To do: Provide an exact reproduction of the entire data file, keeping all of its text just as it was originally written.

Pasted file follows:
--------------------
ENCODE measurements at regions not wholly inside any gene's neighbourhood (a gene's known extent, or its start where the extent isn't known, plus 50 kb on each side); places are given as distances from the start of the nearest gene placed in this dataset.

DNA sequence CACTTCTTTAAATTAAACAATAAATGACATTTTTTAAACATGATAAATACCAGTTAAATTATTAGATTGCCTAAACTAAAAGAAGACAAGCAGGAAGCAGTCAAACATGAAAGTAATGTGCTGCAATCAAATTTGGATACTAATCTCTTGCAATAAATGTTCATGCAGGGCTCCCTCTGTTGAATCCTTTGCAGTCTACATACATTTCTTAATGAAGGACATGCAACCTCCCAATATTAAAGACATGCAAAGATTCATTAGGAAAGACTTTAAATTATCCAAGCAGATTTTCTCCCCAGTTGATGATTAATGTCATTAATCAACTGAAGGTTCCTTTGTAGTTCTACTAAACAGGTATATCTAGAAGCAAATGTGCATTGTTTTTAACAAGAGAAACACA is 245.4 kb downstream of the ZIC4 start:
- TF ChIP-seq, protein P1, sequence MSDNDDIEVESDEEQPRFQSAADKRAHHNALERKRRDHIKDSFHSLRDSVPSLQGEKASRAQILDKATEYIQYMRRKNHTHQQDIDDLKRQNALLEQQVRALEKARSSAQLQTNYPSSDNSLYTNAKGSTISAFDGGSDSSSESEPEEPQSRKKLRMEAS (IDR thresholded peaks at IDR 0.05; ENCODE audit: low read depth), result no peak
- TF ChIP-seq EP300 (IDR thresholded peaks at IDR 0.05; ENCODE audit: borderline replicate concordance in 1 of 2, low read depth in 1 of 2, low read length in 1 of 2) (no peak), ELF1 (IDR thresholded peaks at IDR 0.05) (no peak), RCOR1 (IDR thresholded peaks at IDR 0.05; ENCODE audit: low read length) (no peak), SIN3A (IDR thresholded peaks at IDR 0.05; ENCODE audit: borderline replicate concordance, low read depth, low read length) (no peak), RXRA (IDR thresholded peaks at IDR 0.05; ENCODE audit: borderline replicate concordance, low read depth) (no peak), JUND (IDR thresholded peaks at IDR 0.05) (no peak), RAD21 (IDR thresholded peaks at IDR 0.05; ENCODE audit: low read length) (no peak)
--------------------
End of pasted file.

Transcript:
ENCODE measurements at regions not wholly inside any gene's neighbourhood (a gene's known extent, or its start where the extent isn't known, plus 50 kb on each side); places are given as distances from the start of the nearest gene placed in this dataset.

DNA sequence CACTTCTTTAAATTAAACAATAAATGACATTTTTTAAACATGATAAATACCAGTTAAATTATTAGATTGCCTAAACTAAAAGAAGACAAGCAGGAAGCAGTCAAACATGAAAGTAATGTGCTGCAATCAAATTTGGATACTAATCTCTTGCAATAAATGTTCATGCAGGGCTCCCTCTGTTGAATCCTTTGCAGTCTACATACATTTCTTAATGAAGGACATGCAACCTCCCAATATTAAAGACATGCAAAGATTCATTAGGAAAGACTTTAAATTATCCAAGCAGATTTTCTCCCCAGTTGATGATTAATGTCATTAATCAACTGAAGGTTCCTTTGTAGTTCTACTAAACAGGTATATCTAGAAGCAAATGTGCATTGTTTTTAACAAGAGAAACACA is 245.4 kb downstream of the ZIC4 start:
- TF ChIP-seq, protein P1, sequence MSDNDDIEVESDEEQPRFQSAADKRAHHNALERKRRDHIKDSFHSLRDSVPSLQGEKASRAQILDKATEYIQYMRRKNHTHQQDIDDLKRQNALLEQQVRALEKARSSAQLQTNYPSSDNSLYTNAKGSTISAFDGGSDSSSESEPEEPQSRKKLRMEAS (IDR thresholded peaks at IDR 0.05; ENCODE audit: low read depth), result no peak
- TF ChIP-seq EP300 (IDR thresholded peaks at IDR 0.05; ENCODE audit: borderline replicate concordance in 1 of 2, low read depth in 1 of 2, low read length in 1 of 2) (no peak), ELF1 (IDR thresholded peaks at IDR 0.05) (no peak), RCOR1 (IDR thresholded peaks at IDR 0.05; ENCODE audit: low read length) (no peak), SIN3A (IDR thresholded peaks at IDR 0.05; ENCODE audit: borderline replicate concordance, low read depth, low read length) (no peak), RXRA (IDR thresholded peaks at IDR 0.05; ENCODE audit: borderline replicate concordance, low read depth) (no peak), JUND (IDR thresholded peaks at IDR 0.05) (no peak), RAD21 (IDR thresholded peaks at IDR 0.05; ENCODE audit: low read length) (no peak)